When a doctor suicides his seriously ill patient, he is standing with one leg in prison. This is unbearable. The constitutional court has to take corrective action.
Every Sunday Heribert Prantl, columnist and author of the Süddeutsche Zeitung, deals with a topic that will be relevant in the coming week – and sometimes beyond. Here you can also order "Prantls Blick" as a weekly newsletter – exclusively with his personal reading recommendations.
Germany is a safe country. But hardly anywhere else is there so much legal uncertainty about dying as here. Dying children in Germany hardly find a doctor who helps them with suicide: who is allowed to die when and why? And who is allowed to help him when and why and how? What is possible at the end of life and under what conditions? Is there the freedom to shape one's own dying?
Not even the palliative care physicians, whose job and vocation it is to look after dying and dying people, know it well. Dying is becoming a legal art. On the deathbed stand strange paragraphs. If the Federal Constitutional Court in Karlsruhe now does not clarify, the Bar will still have to introduce the "specialist lawyer for the right to die".
The Supreme Court is handling constitutional complaints on Tuesday and Wednesday this week against the new Paragraph 217 of the Criminal Code, which since 2015 punishes the "business promotion of suicide". Societies based in Germany and Switzerland, which offer euthanasia, have sued; have sued seriously ill people who want to end their lives with the help of such an association; and have complained physicians who believe that the new paragraph endangers a patient-oriented treatment.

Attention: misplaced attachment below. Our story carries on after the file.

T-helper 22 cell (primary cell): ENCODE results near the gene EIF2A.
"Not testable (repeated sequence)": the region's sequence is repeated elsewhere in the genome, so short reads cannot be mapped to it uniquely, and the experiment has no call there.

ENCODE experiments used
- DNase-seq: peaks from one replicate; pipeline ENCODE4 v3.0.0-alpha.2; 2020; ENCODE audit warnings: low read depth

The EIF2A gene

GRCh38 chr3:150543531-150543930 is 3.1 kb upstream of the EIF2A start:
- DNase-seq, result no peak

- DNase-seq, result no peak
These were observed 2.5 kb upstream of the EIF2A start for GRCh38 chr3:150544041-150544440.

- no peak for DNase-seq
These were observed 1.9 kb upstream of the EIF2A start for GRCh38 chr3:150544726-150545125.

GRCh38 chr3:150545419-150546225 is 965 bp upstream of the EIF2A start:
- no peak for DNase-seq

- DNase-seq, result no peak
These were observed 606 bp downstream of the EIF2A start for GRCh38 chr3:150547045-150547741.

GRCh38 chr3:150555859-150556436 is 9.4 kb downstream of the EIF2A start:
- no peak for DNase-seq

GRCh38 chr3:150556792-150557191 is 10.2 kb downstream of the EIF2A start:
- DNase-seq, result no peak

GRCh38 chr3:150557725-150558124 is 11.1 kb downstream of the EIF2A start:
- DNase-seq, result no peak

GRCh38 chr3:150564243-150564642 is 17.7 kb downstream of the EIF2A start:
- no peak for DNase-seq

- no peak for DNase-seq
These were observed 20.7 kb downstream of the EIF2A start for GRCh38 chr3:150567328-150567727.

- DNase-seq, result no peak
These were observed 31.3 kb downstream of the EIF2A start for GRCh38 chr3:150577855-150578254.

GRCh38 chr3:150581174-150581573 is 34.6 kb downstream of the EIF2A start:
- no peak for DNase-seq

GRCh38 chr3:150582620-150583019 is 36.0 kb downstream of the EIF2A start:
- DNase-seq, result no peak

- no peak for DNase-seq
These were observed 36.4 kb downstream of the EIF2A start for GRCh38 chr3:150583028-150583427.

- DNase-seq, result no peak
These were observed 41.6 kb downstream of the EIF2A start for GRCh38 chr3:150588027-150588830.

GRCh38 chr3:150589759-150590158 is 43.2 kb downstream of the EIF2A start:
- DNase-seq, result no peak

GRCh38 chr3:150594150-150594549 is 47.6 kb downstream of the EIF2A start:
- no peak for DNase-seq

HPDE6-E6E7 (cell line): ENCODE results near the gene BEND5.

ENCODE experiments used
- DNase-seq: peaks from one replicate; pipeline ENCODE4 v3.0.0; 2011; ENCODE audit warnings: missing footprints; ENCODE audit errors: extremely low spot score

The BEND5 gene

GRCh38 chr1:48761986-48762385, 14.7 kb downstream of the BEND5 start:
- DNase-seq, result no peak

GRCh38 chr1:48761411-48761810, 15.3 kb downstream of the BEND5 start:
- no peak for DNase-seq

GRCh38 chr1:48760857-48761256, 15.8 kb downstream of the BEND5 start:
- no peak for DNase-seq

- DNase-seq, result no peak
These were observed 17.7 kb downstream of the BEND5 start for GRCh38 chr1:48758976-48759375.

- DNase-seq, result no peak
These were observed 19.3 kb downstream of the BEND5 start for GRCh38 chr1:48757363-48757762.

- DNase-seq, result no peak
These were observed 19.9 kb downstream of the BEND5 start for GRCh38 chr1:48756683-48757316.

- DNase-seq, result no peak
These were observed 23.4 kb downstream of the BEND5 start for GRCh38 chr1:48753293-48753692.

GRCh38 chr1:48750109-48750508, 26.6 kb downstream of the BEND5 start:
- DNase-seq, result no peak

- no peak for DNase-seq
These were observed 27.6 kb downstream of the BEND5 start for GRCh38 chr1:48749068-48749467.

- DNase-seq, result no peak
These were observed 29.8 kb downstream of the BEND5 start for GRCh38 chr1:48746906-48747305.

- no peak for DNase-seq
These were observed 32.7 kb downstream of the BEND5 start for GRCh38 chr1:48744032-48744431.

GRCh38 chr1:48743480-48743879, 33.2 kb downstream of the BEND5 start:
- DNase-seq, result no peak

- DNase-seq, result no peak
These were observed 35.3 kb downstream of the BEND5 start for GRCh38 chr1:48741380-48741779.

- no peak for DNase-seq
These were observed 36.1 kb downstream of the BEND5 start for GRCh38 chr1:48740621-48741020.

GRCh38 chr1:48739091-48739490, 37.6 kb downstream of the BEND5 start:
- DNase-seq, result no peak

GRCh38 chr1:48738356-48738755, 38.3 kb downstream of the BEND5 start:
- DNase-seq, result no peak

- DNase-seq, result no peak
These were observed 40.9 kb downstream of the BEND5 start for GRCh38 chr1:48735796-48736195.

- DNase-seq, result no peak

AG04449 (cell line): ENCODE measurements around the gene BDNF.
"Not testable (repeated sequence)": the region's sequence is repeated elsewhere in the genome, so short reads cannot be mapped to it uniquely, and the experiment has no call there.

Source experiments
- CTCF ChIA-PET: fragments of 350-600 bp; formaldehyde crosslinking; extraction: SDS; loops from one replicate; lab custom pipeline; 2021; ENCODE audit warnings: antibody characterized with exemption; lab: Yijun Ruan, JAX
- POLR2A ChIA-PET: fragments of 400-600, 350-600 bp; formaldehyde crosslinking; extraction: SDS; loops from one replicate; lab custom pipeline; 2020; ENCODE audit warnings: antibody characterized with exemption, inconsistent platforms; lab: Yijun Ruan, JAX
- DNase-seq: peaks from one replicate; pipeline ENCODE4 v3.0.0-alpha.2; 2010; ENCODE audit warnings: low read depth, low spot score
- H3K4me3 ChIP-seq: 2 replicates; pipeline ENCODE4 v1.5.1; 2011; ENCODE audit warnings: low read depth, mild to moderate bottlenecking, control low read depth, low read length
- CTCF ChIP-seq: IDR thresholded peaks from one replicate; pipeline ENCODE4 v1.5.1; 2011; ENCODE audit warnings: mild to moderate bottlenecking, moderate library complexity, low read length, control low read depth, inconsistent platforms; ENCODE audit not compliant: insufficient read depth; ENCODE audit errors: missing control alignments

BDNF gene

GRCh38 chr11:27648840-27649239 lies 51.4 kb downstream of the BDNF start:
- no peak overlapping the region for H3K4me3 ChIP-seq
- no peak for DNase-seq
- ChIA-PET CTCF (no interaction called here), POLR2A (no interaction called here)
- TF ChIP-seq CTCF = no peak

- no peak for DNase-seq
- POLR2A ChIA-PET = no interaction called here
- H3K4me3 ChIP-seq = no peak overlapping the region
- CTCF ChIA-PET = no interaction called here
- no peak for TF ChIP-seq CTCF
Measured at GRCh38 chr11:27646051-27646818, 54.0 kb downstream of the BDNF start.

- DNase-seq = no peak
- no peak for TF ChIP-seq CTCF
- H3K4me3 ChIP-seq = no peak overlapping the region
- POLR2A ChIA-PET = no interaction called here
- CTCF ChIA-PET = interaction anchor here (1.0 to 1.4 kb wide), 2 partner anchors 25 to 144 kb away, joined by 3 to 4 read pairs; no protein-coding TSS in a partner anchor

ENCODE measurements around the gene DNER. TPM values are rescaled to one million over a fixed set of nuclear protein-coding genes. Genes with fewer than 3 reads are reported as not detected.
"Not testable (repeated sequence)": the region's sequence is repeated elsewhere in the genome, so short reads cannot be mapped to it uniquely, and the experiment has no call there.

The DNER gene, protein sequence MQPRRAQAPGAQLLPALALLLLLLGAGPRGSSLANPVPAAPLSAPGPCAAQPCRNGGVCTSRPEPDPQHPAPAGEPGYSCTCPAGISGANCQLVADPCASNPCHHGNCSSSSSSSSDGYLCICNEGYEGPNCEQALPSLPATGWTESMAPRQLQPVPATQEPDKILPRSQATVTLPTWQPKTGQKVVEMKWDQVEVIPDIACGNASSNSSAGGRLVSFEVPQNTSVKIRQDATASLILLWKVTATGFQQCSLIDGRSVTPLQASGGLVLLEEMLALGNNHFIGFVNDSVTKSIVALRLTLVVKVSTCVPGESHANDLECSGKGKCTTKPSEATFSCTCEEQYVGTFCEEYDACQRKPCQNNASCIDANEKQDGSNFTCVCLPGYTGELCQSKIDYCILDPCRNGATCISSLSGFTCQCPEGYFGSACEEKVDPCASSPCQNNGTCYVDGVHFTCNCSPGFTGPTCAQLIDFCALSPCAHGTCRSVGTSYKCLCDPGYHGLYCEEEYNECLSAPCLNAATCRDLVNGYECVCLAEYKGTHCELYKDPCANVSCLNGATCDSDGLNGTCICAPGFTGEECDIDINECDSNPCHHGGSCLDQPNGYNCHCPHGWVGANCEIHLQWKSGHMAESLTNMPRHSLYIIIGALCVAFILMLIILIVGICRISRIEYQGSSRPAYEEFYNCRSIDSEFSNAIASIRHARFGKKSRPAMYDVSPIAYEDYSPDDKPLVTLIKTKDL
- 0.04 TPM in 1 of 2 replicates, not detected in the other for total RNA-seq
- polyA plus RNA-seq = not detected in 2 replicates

Dying is currently a big topic at the highest courts
It is, so to speak, much died at present in the highest German courts; the highest judges can not and must not avoid the basic questions that arise at the end of a life – not least because the legislator has answered these questions so unsatisfactorily and unclearly. Because the legislature fails, it is high time for the highest courts. It is the task of the judiciary to bring safety to life and death.
It was only recently that the Federal Supreme Court had to decide whether an artificial extension of life could be a loss that would make the doctor liable for damages; the judges rejected that. Now, the Federal Constitutional Court has to decide in another matter whether and what euthanasia may be provided.
The Strafparagraf 217 was reintroduced in 2015 in order to drain the water from the "Sterbehilfeverein Deutschland" of former Hamburg justice senator Roger Kusch. This article 217 aggravated the uncertain legal situation at the end of life – according to the palliative physician Gian Domenico Borrasio. By 2015, the aid for suicide was unpunished.
However, the new Penal Code 217 now criminalizes the "businesslike" promotion of suicide, with up to three years in prison. That does not sound so bad, but it is – because this formulation can also cover the discontinuation of treatment, indirect euthanasia and palliative care.
"Businesslike" is a very broad and very vague legal term that (unlike commercial practice) does not require profit. According to the rationale for Paragraph 217, even the one who commits an act for the first time acts in a businesslike and therefore punishable manner, if this constitutes "the beginning of a continuation of an activity", as is the case with every medical act.